Improving traffic signal timing with a handful of connected vehicles

February 23, 2024
Signalized intersection in Birmingham, MI

ANN ARBOR—With GPS data from as little as 6% of vehicles on the road, University of Michigan researchers can recalibrate traffic signals to significantly reduce congestion and delays at intersections.

In an 18-month pilot study conducted in Birmingham, MI, the team used connected vehicle data insights provided by General Motors to test its system, resulting in a 20% to 30% decrease in the number of stops at signalized intersections. GM vehicles makeup six to ten percent of cars currently on the road in the U.S.

Officially, it’s the world’s first large-scale cloud-based traffic signal re-timing system, and it represents a major opportunity for communities to recalibrate their signal patterns at a reduced cost. U-M’s research appears this week in Nature Communications.

The U-M system takes GPS data from a percentage of vehicles on the road and extrapolate traffic patterns. For example, a connected vehicle that comes to a stop roughly 100 feet from an intersection strongly indicates that it is behind at least three or four other vehicles.

While detectors at intersections can provide traffic count and estimated speed, access to vehicle trajectory information, even at low penetration rates, provides more valuable data including vehicle delay, number of stops, and route selection

Dr. Henry Liu, Mcity Director, Center for Connected and Automated Transportation (CCAT) Director; Bruce D. Greenshields, Collegiate Professor of Engineering, University of Michigan

There are roughly 320,000 traffic signals in the U.S. and the annual congestion costs—direct and indirect—associated with those intersections comes out to $22.9 billion. Those costs include time spent waiting at lights, as well as unnecessary energy consumption caused by signal times that can be improved.

Most traffic signals operate on a time-of-day signal timing plan, where preset patterns are in place for morning, afternoon, evening and overnight. Traffic planners attempt to coordinate those cycles with surrounding intersections to allow cars to flow between intersections with as little stop-and-go travel as possible.

“The reason these signals should be changed more often is that traffic is always changing,” Liu said. “A good example is the traffic patterns we saw in the year before COVID’s arrival and the two years afterward. Your morning peak hour changed drastically with so many people working from home. When you see that kind of change you need to retime these signals.”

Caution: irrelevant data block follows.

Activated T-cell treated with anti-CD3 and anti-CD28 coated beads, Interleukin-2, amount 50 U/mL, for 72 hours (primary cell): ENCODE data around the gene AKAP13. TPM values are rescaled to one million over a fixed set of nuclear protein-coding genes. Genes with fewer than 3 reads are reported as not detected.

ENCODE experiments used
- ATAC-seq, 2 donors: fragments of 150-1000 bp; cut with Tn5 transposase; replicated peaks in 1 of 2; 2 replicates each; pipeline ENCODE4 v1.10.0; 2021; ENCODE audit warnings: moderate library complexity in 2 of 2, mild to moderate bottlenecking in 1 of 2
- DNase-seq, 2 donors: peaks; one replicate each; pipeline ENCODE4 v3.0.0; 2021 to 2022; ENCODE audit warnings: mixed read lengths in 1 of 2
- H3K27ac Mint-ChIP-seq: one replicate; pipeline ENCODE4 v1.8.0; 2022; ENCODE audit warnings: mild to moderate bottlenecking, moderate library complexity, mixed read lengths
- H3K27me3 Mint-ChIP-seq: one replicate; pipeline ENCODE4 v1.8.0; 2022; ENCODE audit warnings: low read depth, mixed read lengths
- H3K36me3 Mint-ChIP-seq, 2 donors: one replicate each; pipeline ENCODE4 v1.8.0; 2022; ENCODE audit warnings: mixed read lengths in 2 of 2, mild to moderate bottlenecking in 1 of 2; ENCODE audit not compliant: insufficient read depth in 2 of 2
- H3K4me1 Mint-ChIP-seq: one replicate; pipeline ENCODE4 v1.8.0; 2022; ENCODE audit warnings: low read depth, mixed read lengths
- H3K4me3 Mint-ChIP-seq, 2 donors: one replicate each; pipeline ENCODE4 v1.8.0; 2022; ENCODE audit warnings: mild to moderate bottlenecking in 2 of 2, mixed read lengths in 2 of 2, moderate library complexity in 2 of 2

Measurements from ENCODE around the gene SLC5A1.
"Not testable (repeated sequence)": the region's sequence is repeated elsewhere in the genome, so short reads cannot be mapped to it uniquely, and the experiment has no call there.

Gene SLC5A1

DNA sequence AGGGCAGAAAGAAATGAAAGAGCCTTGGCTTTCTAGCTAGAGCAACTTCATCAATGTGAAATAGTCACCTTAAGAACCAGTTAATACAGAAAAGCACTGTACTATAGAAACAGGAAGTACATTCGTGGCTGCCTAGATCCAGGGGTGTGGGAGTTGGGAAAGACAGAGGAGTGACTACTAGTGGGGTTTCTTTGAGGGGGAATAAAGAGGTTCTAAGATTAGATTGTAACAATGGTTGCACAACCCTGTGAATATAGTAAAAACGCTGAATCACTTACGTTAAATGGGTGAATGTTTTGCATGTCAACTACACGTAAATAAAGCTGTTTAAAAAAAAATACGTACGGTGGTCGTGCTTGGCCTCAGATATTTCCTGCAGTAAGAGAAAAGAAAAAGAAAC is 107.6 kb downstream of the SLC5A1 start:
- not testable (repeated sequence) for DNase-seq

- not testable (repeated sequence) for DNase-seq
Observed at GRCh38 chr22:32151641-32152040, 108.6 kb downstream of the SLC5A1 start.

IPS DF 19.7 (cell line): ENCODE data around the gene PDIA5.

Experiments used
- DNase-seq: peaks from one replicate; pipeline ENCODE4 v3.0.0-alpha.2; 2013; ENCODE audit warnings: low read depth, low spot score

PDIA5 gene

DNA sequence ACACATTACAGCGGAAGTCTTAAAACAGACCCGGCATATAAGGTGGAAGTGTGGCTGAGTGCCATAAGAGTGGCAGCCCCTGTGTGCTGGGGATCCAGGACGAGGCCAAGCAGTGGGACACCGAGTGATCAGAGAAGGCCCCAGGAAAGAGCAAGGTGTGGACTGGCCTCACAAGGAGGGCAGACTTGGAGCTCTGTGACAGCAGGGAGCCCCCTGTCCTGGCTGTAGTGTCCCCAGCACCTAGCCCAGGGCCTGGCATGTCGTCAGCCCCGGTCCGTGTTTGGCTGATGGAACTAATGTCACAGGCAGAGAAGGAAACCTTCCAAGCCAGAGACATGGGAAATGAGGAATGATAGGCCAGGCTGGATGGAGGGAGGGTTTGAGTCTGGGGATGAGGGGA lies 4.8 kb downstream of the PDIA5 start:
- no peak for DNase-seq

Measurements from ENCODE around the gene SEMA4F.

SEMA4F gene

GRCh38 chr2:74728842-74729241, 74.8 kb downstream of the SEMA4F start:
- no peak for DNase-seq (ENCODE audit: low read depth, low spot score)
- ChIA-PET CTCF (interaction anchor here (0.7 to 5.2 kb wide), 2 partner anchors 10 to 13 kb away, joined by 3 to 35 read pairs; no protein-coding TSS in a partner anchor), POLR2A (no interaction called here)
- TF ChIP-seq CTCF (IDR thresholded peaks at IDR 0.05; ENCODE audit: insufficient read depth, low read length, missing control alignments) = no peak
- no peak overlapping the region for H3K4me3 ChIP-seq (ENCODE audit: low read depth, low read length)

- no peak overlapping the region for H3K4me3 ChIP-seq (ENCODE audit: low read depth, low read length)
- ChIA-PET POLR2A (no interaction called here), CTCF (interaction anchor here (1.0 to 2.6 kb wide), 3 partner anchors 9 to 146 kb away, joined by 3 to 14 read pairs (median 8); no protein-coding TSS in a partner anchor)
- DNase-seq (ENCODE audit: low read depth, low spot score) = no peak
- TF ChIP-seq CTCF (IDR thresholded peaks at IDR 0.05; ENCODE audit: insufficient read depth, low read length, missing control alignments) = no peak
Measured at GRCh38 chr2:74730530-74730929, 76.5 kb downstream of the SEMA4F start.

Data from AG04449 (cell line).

Optimizing signals to keep up with changes in traffic flows isn’t a simple task. The costs and time involved in doing traffic counts and recalculation mean most municipalities won’t reassess for two to five years, or sometimes decades.

While adaptive signals have been around since the 1970s, detecting vehicles at intersections to reprogram signals almost in real time, cost has kept them from widespread use. Installation of an adaptive system at a single intersection can cost as much as $50,000, with regular maintenance required—a price tag not all communities can afford. The U-M system for optimization would cost a fraction of that for an adaptive system.

The U-M system, called a ​​probabilistic time-space diagram, allows for a smaller percentage of connected vehicle data to do the same workload as sensors at an adaptive traffic signal. To test its effectiveness, researchers collected data over the course of three weeks in March 2022 from each of Birmingham’s 34 signalized intersections—most of which are fixed time systems.

Xingmin Wang stands in front of a computer that is visualizing vehicle trajectory data
Xingmin Wang, CEE Research Fellow and Adjunct Lecturer, looks over a visualization of vehicle trajectory data in Ann Arbor, MI on November 30, 2023. Photo by: Jeremy Little/Michigan Engineering, Communications and Marketing

“What this has done is really solve our data collection issue,” said Gary Piotrowicz, deputy managing director of the Road Commission for Oakland County (RCOC). “And I could argue that this is going to be the way everybody in the country does it. Once they’ve solidified the system, there’s no reason to do it any other way.”

Liu’s team features several graduate students including Zachary Jerome, a graduate research assistant and member of the Michigan Traffic Lab who helped develop U-M’s algorithm. Jerome worked directly with RCOC and hopes to collaborate with industry partners to help other municipalities deploy this cost-saving technology.

“The opportunity to work with industry to bring this groundbreaking technology into real-world applications is incredibly inspiring,” Jerome said. “My vision is that this system will provide a revolutionary signal retiming solution for communities across the world that is scalable, sustainable and efficient.”

The research was partially funded by the U.S. Department of Transportation and General Motors.

Study: Traffic light optimization with low penetration rate vehicle trajectory data.
Authors: Xingmin Wang, Zachary Jerome, Chenhao Zhang, Shengyin Shen, Vivek Vijaya Kumar, Fan Bai, Paul Krajewski, Daniell Deneau, Ahmad Jawad, Rachel Jones, Gary Piotrowicz, & Henry Liu
DOI: 10.1038/s41467-024-45427-4

This story was written by Jim Lynch of Michigan Engineering.